Windows Server - since 2003 - has not been exactly *beastly* in terms of CPU requiremnts for the basic server, and even 2012R2 didn't change that.
The rather shocking thing is that I found using it as a workstation or virtualization server, especially with Hyper-V, generally more stable than either Windows 7 OR Windows 8+ in the same role; however, it turns out that THAT is the case primarily due to what it lacks in comparison.
1. Even with the Desktop Experience (server/workstation role) installed, Windows Server is still not desktop Windows, despite the two having the same base of code since Windows XP Service Pack 2. Noticeably missing from Server 2012R2, compared to Windows 8, is DirectX - which means no desktop gaming on a server or workstation with that OS installed. (Paradoxically, Windows Server is actually a better platform for browser-based gaming, due to increased out-of-the-box security regarding browser extensions, plug-ins, and add-ons.)
2. Virtualization - Like Windows 8+, Server 2012R2 supports Hyper-V; unlike Windows 8+, Extended Processor Table support is an option - not a requirement. That also means that the floor for Windows Server 2012R2 overlaps with Windows 7 (in addition to Windows 8) - for example, you can install Server 2012R2 on as little as a Celeron E3400.
3. Workstation/server I/O - because 2012R2 is a server operating system, it does support features that you would expect FROM a server OS, such as LAN adapter teaming; however, Server 2012R2, like Server 2012, also supports dis-similar-adater teams (such as wired and wireless, or two different wireless adapters). In the case of 2012R2, it also supports most of Windows 8's - if not Windows 7's - drivers (Catalyst Unified from AMD and ForceWare from nVidia are directly supported, for example). Naturally, Server 2012 takes better advantage of hardware RAID than desktop Windows.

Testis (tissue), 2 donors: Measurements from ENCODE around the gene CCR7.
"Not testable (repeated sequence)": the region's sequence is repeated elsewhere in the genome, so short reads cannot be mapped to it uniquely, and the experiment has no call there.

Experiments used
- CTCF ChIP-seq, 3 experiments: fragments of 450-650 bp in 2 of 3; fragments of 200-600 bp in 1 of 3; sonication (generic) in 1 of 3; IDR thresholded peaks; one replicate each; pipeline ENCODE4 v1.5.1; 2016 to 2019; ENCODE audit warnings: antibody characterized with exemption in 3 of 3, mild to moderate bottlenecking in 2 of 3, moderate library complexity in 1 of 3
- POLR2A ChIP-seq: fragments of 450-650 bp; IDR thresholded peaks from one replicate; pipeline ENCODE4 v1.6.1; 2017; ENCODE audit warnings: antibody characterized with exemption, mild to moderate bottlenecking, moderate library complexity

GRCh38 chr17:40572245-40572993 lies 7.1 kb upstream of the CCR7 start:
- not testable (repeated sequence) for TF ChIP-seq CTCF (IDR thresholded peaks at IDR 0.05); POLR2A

4. Lightweight fighter - Server 2012 and 2012R2 are light in terms of how much space the OS itself takes up - in fact, either is lighter than even 7 Home Premium, let alone 7 Ultimate, 8 Pro, or 8 ProWMC, even with Desktop Experience installed. The only feature you'd be lacking (other than DirectX) is Windows Media Center (yes - Server 2012R2 DOES include the Windows App Store - it is installed alongside Desktop Experience, as is, rather amusingly, touch-screen display support).